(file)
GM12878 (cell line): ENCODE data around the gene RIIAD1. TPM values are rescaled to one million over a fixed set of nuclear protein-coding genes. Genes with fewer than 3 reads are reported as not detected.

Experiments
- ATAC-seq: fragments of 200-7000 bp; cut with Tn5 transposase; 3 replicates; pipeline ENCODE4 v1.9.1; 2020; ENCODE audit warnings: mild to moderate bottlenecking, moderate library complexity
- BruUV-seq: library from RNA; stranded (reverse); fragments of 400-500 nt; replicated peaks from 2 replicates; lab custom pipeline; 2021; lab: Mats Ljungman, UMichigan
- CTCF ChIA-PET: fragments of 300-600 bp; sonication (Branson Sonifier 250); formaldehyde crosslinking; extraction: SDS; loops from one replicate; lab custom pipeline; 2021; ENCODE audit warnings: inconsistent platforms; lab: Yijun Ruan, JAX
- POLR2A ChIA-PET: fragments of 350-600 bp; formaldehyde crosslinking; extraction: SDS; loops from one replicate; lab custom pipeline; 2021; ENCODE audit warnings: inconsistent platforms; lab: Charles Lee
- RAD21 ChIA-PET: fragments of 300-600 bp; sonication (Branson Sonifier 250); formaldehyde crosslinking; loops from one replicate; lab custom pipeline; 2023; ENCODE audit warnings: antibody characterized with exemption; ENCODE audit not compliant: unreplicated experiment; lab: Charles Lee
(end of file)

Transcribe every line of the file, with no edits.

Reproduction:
GM12878 (cell line): ENCODE data around the gene RIIAD1. TPM values are rescaled to one million over a fixed set of nuclear protein-coding genes. Genes with fewer than 3 reads are reported as not detected.

Experiments
- ATAC-seq: fragments of 200-7000 bp; cut with Tn5 transposase; 3 replicates; pipeline ENCODE4 v1.9.1; 2020; ENCODE audit warnings: mild to moderate bottlenecking, moderate library complexity
- BruUV-seq: library from RNA; stranded (reverse); fragments of 400-500 nt; replicated peaks from 2 replicates; lab custom pipeline; 2021; lab: Mats Ljungman, UMichigan
- CTCF ChIA-PET: fragments of 300-600 bp; sonication (Branson Sonifier 250); formaldehyde crosslinking; extraction: SDS; loops from one replicate; lab custom pipeline; 2021; ENCODE audit warnings: inconsistent platforms; lab: Yijun Ruan, JAX
- POLR2A ChIA-PET: fragments of 350-600 bp; formaldehyde crosslinking; extraction: SDS; loops from one replicate; lab custom pipeline; 2021; ENCODE audit warnings: inconsistent platforms; lab: Charles Lee
- RAD21 ChIA-PET: fragments of 300-600 bp; sonication (Branson Sonifier 250); formaldehyde crosslinking; loops from one replicate; lab custom pipeline; 2023; ENCODE audit warnings: antibody characterized with exemption; ENCODE audit not compliant: unreplicated experiment; lab: Charles Lee